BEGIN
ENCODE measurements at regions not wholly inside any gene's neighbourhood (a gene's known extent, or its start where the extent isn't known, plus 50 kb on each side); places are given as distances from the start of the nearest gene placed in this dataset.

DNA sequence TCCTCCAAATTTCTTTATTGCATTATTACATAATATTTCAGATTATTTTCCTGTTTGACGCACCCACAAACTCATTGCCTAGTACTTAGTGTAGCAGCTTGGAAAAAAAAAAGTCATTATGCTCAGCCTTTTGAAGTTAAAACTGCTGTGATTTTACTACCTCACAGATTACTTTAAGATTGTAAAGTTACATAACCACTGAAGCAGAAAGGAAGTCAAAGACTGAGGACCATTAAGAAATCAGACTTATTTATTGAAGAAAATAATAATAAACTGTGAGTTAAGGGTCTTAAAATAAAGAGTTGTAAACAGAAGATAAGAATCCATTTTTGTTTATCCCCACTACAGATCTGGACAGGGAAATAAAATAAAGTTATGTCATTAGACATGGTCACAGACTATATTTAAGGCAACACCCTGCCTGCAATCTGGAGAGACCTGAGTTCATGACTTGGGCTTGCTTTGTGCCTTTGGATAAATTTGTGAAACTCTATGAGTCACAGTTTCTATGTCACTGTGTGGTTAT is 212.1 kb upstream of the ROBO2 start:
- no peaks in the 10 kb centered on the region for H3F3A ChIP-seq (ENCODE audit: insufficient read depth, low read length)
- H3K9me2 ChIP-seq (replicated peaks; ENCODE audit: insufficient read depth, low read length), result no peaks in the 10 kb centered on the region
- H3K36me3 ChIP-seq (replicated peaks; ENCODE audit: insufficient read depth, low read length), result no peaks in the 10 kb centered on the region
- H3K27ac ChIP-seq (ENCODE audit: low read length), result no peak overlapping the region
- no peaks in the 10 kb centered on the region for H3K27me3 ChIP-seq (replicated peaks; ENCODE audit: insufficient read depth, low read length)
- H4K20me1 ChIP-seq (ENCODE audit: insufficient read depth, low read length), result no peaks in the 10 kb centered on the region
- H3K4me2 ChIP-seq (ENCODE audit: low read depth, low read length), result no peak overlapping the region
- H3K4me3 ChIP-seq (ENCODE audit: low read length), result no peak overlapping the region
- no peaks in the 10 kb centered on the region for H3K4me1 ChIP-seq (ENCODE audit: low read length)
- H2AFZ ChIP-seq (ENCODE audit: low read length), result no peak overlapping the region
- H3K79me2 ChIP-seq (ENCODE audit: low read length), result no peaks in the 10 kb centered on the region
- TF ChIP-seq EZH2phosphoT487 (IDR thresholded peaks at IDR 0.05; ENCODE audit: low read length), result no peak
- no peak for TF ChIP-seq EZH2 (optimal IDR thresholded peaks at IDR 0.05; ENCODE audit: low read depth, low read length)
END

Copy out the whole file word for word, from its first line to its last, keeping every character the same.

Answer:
ENCODE measurements at regions not wholly inside any gene's neighbourhood (a gene's known extent, or its start where the extent isn't known, plus 50 kb on each side); places are given as distances from the start of the nearest gene placed in this dataset.

DNA sequence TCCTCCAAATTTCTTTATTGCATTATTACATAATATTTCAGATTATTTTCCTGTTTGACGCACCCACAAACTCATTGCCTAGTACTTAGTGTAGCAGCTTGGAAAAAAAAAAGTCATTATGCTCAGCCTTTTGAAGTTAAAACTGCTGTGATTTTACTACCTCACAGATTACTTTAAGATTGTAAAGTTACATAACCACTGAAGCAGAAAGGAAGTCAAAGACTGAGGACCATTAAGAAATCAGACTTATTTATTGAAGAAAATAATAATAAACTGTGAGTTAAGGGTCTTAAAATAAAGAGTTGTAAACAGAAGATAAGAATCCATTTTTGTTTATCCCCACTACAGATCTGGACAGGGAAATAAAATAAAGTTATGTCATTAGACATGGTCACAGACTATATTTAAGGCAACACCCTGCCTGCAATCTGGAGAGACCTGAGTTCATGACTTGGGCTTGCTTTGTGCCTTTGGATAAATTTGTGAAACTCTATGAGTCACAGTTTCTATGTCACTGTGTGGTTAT is 212.1 kb upstream of the ROBO2 start:
- no peaks in the 10 kb centered on the region for H3F3A ChIP-seq (ENCODE audit: insufficient read depth, low read length)
- H3K9me2 ChIP-seq (replicated peaks; ENCODE audit: insufficient read depth, low read length), result no peaks in the 10 kb centered on the region
- H3K36me3 ChIP-seq (replicated peaks; ENCODE audit: insufficient read depth, low read length), result no peaks in the 10 kb centered on the region
- H3K27ac ChIP-seq (ENCODE audit: low read length), result no peak overlapping the region
- no peaks in the 10 kb centered on the region for H3K27me3 ChIP-seq (replicated peaks; ENCODE audit: insufficient read depth, low read length)
- H4K20me1 ChIP-seq (ENCODE audit: insufficient read depth, low read length), result no peaks in the 10 kb centered on the region
- H3K4me2 ChIP-seq (ENCODE audit: low read depth, low read length), result no peak overlapping the region
- H3K4me3 ChIP-seq (ENCODE audit: low read length), result no peak overlapping the region
- no peaks in the 10 kb centered on the region for H3K4me1 ChIP-seq (ENCODE audit: low read length)
- H2AFZ ChIP-seq (ENCODE audit: low read length), result no peak overlapping the region
- H3K79me2 ChIP-seq (ENCODE audit: low read length), result no peaks in the 10 kb centered on the region
- TF ChIP-seq EZH2phosphoT487 (IDR thresholded peaks at IDR 0.05; ENCODE audit: low read length), result no peak
- no peak for TF ChIP-seq EZH2 (optimal IDR thresholded peaks at IDR 0.05; ENCODE audit: low read depth, low read length)